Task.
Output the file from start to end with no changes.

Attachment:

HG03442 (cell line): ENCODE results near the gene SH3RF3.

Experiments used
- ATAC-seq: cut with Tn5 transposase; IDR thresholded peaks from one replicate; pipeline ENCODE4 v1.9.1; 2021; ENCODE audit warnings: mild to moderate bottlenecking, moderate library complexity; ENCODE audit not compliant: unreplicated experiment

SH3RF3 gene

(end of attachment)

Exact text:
HG03442 (cell line): ENCODE results near the gene SH3RF3.

Experiments used
- ATAC-seq: cut with Tn5 transposase; IDR thresholded peaks from one replicate; pipeline ENCODE4 v1.9.1; 2021; ENCODE audit warnings: mild to moderate bottlenecking, moderate library complexity; ENCODE audit not compliant: unreplicated experiment

SH3RF3 gene